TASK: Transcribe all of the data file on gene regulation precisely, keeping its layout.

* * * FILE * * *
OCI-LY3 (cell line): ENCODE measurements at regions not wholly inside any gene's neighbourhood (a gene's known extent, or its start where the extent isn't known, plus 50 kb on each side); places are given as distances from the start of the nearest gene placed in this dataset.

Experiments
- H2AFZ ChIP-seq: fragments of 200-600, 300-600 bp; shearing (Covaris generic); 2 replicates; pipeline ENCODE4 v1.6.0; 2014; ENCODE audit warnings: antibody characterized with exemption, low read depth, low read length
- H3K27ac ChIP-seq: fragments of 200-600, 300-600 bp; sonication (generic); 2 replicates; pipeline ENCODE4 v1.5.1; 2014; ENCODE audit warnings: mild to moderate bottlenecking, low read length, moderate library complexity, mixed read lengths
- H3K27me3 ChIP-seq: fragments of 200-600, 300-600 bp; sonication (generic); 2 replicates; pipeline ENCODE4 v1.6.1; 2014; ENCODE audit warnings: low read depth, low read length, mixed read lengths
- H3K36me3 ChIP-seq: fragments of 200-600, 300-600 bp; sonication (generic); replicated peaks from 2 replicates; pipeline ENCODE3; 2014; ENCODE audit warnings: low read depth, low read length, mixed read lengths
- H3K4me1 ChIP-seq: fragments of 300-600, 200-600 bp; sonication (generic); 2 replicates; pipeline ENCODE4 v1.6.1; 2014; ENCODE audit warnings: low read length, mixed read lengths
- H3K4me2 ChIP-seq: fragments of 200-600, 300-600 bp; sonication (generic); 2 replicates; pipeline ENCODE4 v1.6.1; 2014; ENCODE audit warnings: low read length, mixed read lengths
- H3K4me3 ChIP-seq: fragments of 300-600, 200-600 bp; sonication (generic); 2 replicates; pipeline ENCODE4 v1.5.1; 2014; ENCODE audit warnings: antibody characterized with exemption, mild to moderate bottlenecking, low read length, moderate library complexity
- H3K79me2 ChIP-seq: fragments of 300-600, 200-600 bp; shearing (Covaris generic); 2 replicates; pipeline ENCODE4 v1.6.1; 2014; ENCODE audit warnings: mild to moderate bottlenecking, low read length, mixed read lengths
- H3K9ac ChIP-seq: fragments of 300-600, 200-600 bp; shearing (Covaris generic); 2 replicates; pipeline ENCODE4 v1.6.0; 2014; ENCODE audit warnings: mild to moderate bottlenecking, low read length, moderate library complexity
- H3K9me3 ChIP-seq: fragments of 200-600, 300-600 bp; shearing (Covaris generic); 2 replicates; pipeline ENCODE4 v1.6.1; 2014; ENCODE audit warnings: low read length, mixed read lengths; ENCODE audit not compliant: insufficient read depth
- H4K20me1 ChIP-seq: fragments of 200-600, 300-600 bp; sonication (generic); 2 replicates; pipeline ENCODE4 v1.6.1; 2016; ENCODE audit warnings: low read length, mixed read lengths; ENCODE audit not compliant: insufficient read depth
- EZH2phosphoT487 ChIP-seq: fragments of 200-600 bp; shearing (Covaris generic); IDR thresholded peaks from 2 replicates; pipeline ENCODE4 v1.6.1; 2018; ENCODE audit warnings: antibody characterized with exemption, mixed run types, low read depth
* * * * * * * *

OCI-LY3 (cell line): ENCODE measurements at regions not wholly inside any gene's neighbourhood (a gene's known extent, or its start where the extent isn't known, plus 50 kb on each side); places are given as distances from the start of the nearest gene placed in this dataset.

Experiments
- H2AFZ ChIP-seq: fragments of 200-600, 300-600 bp; shearing (Covaris generic); 2 replicates; pipeline ENCODE4 v1.6.0; 2014; ENCODE audit warnings: antibody characterized with exemption, low read depth, low read length
- H3K27ac ChIP-seq: fragments of 200-600, 300-600 bp; sonication (generic); 2 replicates; pipeline ENCODE4 v1.5.1; 2014; ENCODE audit warnings: mild to moderate bottlenecking, low read length, moderate library complexity, mixed read lengths
- H3K27me3 ChIP-seq: fragments of 200-600, 300-600 bp; sonication (generic); 2 replicates; pipeline ENCODE4 v1.6.1; 2014; ENCODE audit warnings: low read depth, low read length, mixed read lengths
- H3K36me3 ChIP-seq: fragments of 200-600, 300-600 bp; sonication (generic); replicated peaks from 2 replicates; pipeline ENCODE3; 2014; ENCODE audit warnings: low read depth, low read length, mixed read lengths
- H3K4me1 ChIP-seq: fragments of 300-600, 200-600 bp; sonication (generic); 2 replicates; pipeline ENCODE4 v1.6.1; 2014; ENCODE audit warnings: low read length, mixed read lengths
- H3K4me2 ChIP-seq: fragments of 200-600, 300-600 bp; sonication (generic); 2 replicates; pipeline ENCODE4 v1.6.1; 2014; ENCODE audit warnings: low read length, mixed read lengths
- H3K4me3 ChIP-seq: fragments of 300-600, 200-600 bp; sonication (generic); 2 replicates; pipeline ENCODE4 v1.5.1; 2014; ENCODE audit warnings: antibody characterized with exemption, mild to moderate bottlenecking, low read length, moderate library complexity
- H3K79me2 ChIP-seq: fragments of 300-600, 200-600 bp; shearing (Covaris generic); 2 replicates; pipeline ENCODE4 v1.6.1; 2014; ENCODE audit warnings: mild to moderate bottlenecking, low read length, mixed read lengths
- H3K9ac ChIP-seq: fragments of 300-600, 200-600 bp; shearing (Covaris generic); 2 replicates; pipeline ENCODE4 v1.6.0; 2014; ENCODE audit warnings: mild to moderate bottlenecking, low read length, moderate library complexity
- H3K9me3 ChIP-seq: fragments of 200-600, 300-600 bp; shearing (Covaris generic); 2 replicates; pipeline ENCODE4 v1.6.1; 2014; ENCODE audit warnings: low read length, mixed read lengths; ENCODE audit not compliant: insufficient read depth
- H4K20me1 ChIP-seq: fragments of 200-600, 300-600 bp; sonication (generic); 2 replicates; pipeline ENCODE4 v1.6.1; 2016; ENCODE audit warnings: low read length, mixed read lengths; ENCODE audit not compliant: insufficient read depth
- EZH2phosphoT487 ChIP-seq: fragments of 200-600 bp; shearing (Covaris generic); IDR thresholded peaks from 2 replicates; pipeline ENCODE4 v1.6.1; 2018; ENCODE audit warnings: antibody characterized with exemption, mixed run types, low read depth